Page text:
Recent Progress on Paired Immunoglobulin-Like Receptors

  • Hiromi Kubagawa
  • Ching-Cheng Chen
  • Ikuko Torii
  • Max D. Cooper
  • Kyoko Masuda
  • Yoshimoto Katsura
  • Hiroshi Kawamoto


Almost 10 years ago the Takai and Kubagawa laboratories independently identified the paired immunoglobulin-like receptors (PIRs) in mice based on limited homology with the human Fcα receptor/CD89 (Hayami et al. 1997; Kubagawa et al. 1997). Two PIR isoforms were identified on the basis of their signaling properties as activating (PIR-A) and inhibitory (PIR-B) types. Pir is a multigene family located on the proximal end of mouse chromosome 7 (Kubagawa et al. 1997; Tun et al. 2003; Yamashita et al. 1998a), in a region syntenic with the human chromosome 19q13 where a cluster of structurally related gene families called the leukocyte receptor complex resides. Among these human genes are the closest PIR homologs, the immunoglobulin (Ig)-like transcripts (ILTs) [also called leukocyte Ig-like receptors (LIRs), monocyte/macrophage Ig-like receptors or CD85; see the new LILR nomenclature at] (Arm et al. 1997; Barten et al. 2001; Colonna et al. 1999; Cosman et al. 1999; Long 1999; Martin et al. 2002; Wagtmann et al. 1997). Paired immunoglobulin-like receptor-A and PIR-B are cell surface glycoproteins with very similar extracellular regions (>92% homology) containing six Ig-like domains, but with structurally and functionally distinct transmembrane and cytoplasmic regions (see Fig. 1). There are multiple PIR-A isoforms (>6), each encoded by a different Pira gene. Paired immunoglobulin-like receptor-As associate non-covalently with the Fc receptor common γ chain (FcRγc), a transmembrane signal transducer that contains immunoreceptor tyrosine-based activation motif (ITAM) “D/ExxYxxL/Ix6–8YxxL/I” (single amino acid code, where x represents any amino acid) in the cytoplasmic tail, to form a cell activation complex (Kubagawa et al. 1999a; Maeda et al. 1998b; Ono et al. 1999; Taylor and McVicar 1999).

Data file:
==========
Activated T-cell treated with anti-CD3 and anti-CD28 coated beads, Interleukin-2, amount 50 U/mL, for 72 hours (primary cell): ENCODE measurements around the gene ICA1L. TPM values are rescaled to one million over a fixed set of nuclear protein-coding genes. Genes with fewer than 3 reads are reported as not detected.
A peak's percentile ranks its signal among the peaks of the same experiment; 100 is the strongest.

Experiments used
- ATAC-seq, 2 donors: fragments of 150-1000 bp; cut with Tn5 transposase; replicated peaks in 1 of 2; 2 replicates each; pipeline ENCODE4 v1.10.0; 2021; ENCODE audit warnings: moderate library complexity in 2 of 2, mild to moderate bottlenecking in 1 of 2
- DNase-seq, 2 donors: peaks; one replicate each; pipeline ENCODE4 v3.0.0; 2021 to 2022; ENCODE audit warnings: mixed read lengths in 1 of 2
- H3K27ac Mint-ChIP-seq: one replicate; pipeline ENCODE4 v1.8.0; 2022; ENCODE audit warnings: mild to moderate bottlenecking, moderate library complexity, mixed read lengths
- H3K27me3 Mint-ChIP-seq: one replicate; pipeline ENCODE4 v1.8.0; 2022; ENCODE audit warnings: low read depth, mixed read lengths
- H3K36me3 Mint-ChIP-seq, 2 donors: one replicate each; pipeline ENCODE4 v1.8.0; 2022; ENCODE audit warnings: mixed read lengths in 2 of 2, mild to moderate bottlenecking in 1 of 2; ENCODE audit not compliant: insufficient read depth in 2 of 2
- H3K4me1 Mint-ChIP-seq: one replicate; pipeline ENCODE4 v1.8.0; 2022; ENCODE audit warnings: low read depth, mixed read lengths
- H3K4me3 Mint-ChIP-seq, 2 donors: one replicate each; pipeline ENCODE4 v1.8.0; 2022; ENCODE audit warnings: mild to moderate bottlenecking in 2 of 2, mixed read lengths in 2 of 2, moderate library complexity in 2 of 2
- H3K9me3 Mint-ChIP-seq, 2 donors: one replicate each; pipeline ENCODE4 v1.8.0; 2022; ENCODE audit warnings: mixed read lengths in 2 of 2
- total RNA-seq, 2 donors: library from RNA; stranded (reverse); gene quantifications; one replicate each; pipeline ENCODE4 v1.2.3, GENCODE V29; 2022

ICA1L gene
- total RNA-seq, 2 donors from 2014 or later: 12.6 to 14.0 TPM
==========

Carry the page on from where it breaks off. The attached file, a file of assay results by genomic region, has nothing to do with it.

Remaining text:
Fig. 1

Schematic presentation of paired immunoglobulin-like receptor (PIR)-A and PIR-B. Both PIR-A and PIR-B cDNAs encode type I transmembrane proteins consisting of similar extracellular regions with six Ig-like domains, but having distinctive trans-membrane and cytoplasmic regions. The ectodomain has five or six potential sites for N-linked glycosylation (bars with closed circles). The predicted PIR-A has a short cytoplasmic tail and a positively charged arginine (R) residue in the transmembrane segment, which is noncovalently associated with a negatively charged aspartic acid (D) in the transmembrane domain of the disulfi de-linked homodimer of the Fc receptor common γ chain (FcRγc) carrying immunoreceptor tyrosine-based activation motifs (ITAMs). In contrast, the PIR-B protein has a typical uncharged transmembrane region and a long cytoplasmic tail with immunoreceptor tyrosine-based inhibitory motifs (ITIMs).


Major Histocompatibility Complex Class Adult Bone Marrow Lymphoid Progenitor Leukocyte Receptor Complex Surface Plasmon Resonance Assay 
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Copyright information

© Springer 2008

Authors and Affiliations

  • Hiromi Kubagawa
    • 1
  • Ching-Cheng Chen
    • 1
  • Ikuko Torii
    • 1
  • Max D. Cooper
    • 2
  • Kyoko Masuda
    • 3
  • Yoshimoto Katsura
    • 4
  • Hiroshi Kawamoto
    • 3
  1. 1.Division of Developmental and Clinical ImmunologyUniversity of Alabama at BirminghamBirminghamUSA
  2. 2.Howard Hughes Medical InstituteBirminghamUSA
  3. 3.Laboratory for Lymphocyte DevelopmentRIKEN Research Center for Allergy and ImmunologyYokohamaJapan
  4. 4.Division of Cell Regeneration and Transplantation, Advanced Medical Research CenterNihon University School of MedicineTokyoJapan

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